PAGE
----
The undisputed king of naïve painters, Henri Rousseau was, for the first half of his career, a toll collector who only painted in his spare time. He came to some prominence - and more ridicule - in his own time with his series of jungle paintings, the first of them being this one:
Many art critics of the day saw an inexperienced, childlike painting, but others, including none other than Pablo Picasso, championed Rousseau.
Recognizing a Rousseau is easy. Look for "flat," vividly colored, imagined jungle landscapes. Rousseau himself had never been to a jungle - he is said to have never left France! - so he cobbled together animals he saw at the Paris Zoo and plants he saw at the Jardin des Plants, making his paintings something of "jungle capricci," with flora and fauna that do not go together in any natural context. It's probably silly to use a term such as capriccio in the context of Rousseau though, given that he does not seem to have been much of a student of art history. Since he did not formally study under anyone, his paintings don't resemble some other master's. In fact, while one could argue that the flatness of his paintings and bold blocks of color seem to borrow from his contemporary Jean-Léon Gérôme and his imagined landscapes and anthropomorphic animals invite some comparisons to the great animal painter George Stubbs, it's not clear that Rousseau truly emulated anyone's style in particular. He is a painter unto his own.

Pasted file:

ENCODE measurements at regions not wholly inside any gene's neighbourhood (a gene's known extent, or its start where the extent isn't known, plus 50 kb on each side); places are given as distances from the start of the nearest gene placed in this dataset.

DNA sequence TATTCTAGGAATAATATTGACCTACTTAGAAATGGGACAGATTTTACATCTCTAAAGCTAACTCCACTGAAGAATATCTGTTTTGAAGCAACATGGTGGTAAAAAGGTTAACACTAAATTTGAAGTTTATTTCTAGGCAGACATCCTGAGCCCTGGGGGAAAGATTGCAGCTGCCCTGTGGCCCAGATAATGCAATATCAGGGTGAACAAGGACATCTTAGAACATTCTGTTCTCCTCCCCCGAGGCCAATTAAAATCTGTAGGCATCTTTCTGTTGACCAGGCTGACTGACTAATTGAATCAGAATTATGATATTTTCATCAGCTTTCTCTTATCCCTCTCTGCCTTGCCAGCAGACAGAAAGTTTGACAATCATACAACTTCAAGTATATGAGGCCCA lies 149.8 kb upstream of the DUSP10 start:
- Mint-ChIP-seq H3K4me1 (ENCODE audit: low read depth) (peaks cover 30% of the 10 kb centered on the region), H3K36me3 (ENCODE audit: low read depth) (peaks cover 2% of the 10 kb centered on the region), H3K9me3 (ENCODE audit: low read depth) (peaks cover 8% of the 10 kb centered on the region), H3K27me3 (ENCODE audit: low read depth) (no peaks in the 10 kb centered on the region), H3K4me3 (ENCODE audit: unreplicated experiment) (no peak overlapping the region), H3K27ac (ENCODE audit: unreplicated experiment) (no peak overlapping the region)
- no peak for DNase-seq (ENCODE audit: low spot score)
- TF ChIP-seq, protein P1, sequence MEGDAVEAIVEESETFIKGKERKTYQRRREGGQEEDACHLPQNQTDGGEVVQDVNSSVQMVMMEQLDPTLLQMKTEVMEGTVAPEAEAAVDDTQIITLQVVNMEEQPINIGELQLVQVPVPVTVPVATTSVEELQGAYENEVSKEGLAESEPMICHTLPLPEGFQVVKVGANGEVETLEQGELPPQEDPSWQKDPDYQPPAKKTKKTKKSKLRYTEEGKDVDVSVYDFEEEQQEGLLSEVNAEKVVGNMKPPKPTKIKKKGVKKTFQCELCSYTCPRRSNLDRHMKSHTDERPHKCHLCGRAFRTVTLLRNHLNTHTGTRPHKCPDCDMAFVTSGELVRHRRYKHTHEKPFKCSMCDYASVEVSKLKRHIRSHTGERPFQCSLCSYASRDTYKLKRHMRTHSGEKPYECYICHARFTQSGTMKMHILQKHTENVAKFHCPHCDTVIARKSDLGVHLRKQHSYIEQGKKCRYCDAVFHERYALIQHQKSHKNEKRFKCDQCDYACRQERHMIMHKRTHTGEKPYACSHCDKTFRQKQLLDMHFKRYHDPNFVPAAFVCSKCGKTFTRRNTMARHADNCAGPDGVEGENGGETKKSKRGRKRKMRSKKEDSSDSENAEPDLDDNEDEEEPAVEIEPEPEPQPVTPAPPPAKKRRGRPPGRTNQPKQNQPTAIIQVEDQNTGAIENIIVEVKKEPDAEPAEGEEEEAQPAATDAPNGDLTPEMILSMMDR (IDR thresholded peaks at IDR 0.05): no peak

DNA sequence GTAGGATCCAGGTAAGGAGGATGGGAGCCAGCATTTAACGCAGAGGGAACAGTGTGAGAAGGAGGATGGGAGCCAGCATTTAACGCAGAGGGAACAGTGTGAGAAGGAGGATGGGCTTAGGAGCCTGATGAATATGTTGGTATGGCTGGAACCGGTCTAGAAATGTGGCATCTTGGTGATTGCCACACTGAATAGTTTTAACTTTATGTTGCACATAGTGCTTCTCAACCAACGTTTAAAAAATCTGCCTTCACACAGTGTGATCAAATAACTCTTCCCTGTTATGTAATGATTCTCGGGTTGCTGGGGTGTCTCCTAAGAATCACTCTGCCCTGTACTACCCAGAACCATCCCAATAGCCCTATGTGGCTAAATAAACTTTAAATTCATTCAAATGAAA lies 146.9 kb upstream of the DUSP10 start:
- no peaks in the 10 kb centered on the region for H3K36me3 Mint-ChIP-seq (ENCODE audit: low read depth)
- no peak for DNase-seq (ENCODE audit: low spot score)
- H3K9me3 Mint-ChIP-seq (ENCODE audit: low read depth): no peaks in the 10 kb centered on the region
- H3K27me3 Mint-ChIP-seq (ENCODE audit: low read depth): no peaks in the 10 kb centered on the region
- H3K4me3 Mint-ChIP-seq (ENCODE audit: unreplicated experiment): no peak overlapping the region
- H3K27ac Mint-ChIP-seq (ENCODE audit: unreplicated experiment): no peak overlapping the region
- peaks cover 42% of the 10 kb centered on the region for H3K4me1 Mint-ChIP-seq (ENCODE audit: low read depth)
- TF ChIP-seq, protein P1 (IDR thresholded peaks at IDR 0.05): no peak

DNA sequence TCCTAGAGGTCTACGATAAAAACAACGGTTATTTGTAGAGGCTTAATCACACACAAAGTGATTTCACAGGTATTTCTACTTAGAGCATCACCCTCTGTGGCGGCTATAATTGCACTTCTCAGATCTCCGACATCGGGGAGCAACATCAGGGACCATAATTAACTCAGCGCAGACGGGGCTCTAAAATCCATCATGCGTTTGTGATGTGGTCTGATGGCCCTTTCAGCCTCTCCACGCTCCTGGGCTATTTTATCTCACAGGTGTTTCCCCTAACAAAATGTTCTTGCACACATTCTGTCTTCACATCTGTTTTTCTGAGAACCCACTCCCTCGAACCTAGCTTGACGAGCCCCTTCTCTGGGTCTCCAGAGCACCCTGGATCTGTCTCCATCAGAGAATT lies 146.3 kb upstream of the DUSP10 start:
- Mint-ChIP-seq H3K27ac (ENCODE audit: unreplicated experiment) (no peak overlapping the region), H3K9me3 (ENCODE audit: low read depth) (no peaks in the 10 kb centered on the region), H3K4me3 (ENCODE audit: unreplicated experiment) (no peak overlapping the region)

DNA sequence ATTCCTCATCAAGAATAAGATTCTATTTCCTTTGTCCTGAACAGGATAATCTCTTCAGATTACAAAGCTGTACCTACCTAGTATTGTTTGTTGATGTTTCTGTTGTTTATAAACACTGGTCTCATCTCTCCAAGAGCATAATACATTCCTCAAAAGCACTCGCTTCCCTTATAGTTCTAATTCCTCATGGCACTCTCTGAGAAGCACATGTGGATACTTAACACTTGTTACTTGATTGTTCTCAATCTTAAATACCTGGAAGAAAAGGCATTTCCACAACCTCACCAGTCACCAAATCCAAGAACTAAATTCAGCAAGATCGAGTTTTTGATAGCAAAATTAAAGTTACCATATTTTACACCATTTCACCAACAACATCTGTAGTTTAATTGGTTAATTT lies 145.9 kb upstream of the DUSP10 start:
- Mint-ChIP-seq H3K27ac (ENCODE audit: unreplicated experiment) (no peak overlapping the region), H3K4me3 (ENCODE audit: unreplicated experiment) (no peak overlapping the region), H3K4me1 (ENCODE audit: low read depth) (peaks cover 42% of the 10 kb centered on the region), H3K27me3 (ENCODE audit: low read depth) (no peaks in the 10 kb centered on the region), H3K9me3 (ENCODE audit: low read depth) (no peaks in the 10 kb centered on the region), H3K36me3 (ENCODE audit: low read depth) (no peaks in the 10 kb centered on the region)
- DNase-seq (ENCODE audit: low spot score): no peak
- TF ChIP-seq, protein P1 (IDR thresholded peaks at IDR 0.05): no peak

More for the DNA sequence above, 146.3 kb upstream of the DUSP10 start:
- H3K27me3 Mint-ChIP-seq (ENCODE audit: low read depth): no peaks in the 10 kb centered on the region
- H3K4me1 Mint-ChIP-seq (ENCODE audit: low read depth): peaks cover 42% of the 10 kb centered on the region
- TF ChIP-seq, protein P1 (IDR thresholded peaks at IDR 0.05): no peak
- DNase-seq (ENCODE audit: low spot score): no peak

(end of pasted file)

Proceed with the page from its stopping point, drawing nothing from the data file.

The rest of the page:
Another jungle scene:
And a jungle-y portrait: